Apart from some key retail banking measures that have truly hampered their steed, the banks have really gained from each of their regulations, most banks having internally assessed these internally as required. The Leverage norms, the capital injections and the regulations for the rating agencies a case in point. In fact US regulation has been well timed though taking too long by some standards and everyone must move on to doing business. A key delay has been in the latest surcharge pronouncements on which already the proposals are incorporating a little moderation.
There are many practices that will continue, even after the Frank Dodd act
Coming from India, I even find the Corporate practice of Cash management with 90 day treasuries to fund Capital Gaps at most
Corporates funded by unlimited rollovers a little nasty and that has not even been touched yet. Even the Fed funds the global inter bank market to 30% of its erstwhile $800 bln balance sheet, now much less as the balance sheet is worth $2.5 trillion. But behind all these so called excesses is the fundamental fact that the banks contribute almost a third of the national GDP in the US and a fifth even in highly priced Europe and its family of poor cousins who have hidden as developed nations for a long time, now unable to stem the rot and needing to reinvent themselves.
but, that’s just part and parcel of doing business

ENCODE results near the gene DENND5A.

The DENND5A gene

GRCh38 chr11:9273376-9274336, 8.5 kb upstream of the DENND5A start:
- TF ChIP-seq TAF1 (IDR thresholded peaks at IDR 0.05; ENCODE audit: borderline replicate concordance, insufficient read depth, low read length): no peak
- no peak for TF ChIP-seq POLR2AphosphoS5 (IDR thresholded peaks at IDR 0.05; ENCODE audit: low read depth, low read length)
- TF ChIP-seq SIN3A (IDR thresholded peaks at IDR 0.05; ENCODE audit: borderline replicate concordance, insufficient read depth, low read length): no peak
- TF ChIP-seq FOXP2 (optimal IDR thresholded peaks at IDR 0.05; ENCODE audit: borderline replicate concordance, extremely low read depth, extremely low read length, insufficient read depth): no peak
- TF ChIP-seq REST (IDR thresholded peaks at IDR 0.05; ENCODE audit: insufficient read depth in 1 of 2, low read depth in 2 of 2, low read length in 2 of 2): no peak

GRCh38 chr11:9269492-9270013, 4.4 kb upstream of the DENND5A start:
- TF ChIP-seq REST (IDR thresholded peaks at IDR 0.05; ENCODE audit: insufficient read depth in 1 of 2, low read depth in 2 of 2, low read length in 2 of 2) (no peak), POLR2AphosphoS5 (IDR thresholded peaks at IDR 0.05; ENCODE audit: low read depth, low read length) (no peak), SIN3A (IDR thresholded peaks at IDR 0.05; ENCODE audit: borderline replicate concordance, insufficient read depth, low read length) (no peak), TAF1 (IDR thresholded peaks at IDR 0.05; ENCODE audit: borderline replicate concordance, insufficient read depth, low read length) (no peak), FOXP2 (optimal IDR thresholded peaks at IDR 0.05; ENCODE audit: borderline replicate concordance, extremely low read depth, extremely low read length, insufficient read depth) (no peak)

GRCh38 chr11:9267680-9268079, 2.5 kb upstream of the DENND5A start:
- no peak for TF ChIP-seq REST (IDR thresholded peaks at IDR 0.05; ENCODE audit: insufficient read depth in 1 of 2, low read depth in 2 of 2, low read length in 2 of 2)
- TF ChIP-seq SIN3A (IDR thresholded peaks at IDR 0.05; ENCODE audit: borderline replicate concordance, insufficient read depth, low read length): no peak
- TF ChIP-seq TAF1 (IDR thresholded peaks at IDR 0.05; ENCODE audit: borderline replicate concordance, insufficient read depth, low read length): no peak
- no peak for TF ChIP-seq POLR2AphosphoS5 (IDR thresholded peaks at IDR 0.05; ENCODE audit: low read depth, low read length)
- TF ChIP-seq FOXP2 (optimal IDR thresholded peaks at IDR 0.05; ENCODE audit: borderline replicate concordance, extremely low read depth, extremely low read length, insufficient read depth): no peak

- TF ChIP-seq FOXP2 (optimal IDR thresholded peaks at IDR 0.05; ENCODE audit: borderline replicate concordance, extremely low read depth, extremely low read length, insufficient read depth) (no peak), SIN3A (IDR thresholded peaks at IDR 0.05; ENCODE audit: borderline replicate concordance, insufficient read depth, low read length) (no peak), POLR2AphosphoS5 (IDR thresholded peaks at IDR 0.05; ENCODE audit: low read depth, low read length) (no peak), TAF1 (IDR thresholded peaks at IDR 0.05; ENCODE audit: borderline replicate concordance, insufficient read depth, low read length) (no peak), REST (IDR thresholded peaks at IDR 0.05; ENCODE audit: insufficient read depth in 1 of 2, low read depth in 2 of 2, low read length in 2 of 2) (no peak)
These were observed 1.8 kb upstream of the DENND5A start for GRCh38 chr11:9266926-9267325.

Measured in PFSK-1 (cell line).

and also laws that encourage lower diversification by selling international businesses have just encouraged banks to look for more complicated legal structures to defy global safeties engendered by business and geographic subsidiarisation
Laws that require banks to foreclose or limit costs charged from customers are not overarching by any means but if the banks are perceived as being critical to the Economy after this analysis and public spat, it may just reduce the banks to try getting everything to pre 2007 levels.
Lasting laws limiting compensation and bonuses are unlikely to be tabled anywhere outside the pond’s lesser populated neighbours who have probably run themselves out with over regulation on deals and salaries.
I cannot imagine sub units of the BoE taking over being any comfort fo UK banks bleeding out by the second, thus preempting any consideration for such extravagance for high ground in the US or any of the Emerging Markets in Asia/South Asia
How slow are banks?
Quoting from Moore’s notes:
Financial stocks have trailed the broader market for 9 of the last 11 months. Bank of America, the biggest U.S. lender by assets, saw its stock hit a two-year low on June 6.
15 factors incl. new limitations on proprietary trading and debit-card swipe fees; state and federal investigations into mortgage practices; and stricter capital and liquidity requirements.
New rules set by the Basel Committee on Banking Supervision, which will begin to take effect in 2013, may trim the return on equity of U.S. banks by 3 percentage points
The number of U.S. financial-industry jobs dropped for the fourth straight year to an average of 7.63 million in 2010, according to the Bureau of Labor Statistics. That’s 8.4 percent below the 2006 peak,
Net revenue at the six largest U.S. lenders—Bank of America (BAC), JPMorgan Chase (JPM), Citigroup (C), Wells Fargo (WFC), Goldman Sachs (GS), and Morgan Stanley (MS)—will probably fall 3.7 percent in the second quarter, the fourth year-over-year decline in five quarters, according to 100 analyst estimates compiled by Bloomberg